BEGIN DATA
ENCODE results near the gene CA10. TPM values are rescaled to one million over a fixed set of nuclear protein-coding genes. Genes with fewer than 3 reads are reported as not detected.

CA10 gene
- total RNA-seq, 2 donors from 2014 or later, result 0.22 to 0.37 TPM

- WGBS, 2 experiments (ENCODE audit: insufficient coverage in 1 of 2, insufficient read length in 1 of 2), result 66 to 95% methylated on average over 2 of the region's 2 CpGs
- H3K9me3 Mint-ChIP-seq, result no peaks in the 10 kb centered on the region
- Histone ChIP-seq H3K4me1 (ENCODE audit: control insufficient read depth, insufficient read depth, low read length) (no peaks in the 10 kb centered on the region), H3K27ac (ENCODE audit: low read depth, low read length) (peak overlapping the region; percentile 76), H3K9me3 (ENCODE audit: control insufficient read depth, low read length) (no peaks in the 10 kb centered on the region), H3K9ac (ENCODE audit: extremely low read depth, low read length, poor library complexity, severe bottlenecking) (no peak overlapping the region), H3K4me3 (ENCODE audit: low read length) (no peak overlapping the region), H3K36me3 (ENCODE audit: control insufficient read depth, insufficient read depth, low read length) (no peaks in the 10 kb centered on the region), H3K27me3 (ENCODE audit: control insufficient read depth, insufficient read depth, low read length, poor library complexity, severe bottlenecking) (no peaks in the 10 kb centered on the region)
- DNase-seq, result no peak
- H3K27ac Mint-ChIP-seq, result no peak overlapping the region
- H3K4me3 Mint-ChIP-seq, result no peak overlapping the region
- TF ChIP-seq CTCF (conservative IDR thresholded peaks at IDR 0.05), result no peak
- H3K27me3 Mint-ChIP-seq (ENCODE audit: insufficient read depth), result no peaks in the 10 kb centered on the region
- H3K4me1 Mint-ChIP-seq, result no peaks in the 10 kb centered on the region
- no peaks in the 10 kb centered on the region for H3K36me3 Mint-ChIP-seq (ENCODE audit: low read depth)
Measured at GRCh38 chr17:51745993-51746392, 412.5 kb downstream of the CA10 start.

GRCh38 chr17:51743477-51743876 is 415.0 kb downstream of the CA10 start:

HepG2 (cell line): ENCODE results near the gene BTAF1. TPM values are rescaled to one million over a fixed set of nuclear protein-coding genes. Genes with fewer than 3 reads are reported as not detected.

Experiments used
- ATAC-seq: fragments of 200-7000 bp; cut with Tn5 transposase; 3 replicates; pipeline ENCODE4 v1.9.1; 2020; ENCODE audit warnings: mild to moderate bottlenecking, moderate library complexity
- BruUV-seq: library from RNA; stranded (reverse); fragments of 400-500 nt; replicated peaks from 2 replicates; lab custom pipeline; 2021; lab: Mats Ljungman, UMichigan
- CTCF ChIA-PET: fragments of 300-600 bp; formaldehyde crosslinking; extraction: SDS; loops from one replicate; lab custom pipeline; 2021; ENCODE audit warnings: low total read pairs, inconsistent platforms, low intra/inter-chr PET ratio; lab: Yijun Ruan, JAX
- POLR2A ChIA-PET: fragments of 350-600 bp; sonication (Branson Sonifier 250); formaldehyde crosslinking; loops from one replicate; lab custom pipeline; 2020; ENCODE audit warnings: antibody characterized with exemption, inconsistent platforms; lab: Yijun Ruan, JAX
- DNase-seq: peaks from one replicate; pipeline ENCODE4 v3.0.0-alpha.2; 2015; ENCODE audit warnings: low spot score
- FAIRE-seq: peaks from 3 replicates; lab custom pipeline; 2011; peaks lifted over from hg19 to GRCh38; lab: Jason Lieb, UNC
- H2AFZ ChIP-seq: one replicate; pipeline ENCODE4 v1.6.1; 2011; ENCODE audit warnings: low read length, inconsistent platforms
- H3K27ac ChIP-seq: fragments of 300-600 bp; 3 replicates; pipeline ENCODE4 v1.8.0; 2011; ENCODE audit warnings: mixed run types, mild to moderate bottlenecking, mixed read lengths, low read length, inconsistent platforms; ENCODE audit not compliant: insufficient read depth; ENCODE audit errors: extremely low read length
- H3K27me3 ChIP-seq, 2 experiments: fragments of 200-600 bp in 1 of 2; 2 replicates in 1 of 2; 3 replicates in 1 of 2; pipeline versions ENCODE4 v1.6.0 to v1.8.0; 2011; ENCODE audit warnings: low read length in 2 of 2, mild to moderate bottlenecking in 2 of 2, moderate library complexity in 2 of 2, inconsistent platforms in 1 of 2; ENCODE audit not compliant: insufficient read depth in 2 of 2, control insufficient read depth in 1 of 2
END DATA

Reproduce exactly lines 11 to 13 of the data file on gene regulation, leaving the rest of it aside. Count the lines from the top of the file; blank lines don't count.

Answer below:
- H3K27me3 Mint-ChIP-seq (ENCODE audit: insufficient read depth), result no peaks in the 10 kb centered on the region
- H3K4me1 Mint-ChIP-seq, result no peaks in the 10 kb centered on the region
- no peaks in the 10 kb centered on the region for H3K36me3 Mint-ChIP-seq (ENCODE audit: low read depth)